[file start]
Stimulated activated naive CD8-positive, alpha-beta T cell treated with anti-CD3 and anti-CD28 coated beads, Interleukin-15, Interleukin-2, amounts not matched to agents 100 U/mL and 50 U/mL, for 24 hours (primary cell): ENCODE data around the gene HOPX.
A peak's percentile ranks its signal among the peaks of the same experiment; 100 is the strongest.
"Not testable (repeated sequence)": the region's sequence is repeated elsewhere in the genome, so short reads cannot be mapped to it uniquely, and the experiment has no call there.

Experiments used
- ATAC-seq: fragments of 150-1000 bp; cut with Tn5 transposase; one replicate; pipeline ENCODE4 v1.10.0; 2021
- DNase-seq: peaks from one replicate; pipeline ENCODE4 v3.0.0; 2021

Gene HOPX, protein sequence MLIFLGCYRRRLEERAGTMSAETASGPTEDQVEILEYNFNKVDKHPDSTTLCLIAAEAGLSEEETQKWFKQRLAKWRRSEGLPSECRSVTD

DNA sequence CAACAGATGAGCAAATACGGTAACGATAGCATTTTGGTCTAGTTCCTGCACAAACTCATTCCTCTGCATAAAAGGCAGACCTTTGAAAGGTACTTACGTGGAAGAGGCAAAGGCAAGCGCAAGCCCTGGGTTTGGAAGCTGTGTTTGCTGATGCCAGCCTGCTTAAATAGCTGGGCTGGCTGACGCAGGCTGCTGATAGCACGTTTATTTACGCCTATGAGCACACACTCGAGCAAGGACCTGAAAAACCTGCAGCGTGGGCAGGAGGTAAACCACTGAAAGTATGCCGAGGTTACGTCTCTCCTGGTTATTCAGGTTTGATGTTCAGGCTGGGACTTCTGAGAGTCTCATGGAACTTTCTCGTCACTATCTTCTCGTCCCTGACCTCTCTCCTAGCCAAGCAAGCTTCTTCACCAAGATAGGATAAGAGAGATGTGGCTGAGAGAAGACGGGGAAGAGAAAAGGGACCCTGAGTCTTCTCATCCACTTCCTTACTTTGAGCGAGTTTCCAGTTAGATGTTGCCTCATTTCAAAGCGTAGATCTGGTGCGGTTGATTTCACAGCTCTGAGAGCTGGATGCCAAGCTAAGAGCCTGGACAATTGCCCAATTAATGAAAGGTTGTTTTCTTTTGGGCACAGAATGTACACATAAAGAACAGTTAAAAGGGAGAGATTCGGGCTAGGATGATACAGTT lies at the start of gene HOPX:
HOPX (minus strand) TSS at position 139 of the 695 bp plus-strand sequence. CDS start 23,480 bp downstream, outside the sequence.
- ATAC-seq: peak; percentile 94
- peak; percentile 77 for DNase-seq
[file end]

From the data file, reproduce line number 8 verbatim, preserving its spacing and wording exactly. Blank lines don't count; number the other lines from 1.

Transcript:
DNA sequence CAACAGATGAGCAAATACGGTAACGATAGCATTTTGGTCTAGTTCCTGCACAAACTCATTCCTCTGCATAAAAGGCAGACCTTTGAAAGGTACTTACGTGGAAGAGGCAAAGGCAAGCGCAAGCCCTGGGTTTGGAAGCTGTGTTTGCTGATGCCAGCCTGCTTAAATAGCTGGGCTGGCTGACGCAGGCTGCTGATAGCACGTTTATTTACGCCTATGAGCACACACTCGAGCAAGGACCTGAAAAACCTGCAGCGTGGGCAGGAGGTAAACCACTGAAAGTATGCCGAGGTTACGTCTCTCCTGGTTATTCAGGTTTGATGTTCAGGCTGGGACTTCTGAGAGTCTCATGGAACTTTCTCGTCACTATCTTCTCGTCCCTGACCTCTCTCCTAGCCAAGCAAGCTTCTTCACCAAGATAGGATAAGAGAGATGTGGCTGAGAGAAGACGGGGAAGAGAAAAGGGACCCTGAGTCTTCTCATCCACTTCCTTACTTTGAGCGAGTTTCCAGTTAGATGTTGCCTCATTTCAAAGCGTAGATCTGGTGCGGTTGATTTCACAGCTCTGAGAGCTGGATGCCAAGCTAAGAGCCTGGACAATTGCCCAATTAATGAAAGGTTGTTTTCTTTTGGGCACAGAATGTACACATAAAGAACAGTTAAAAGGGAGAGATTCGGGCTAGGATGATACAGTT lies at the start of gene HOPX: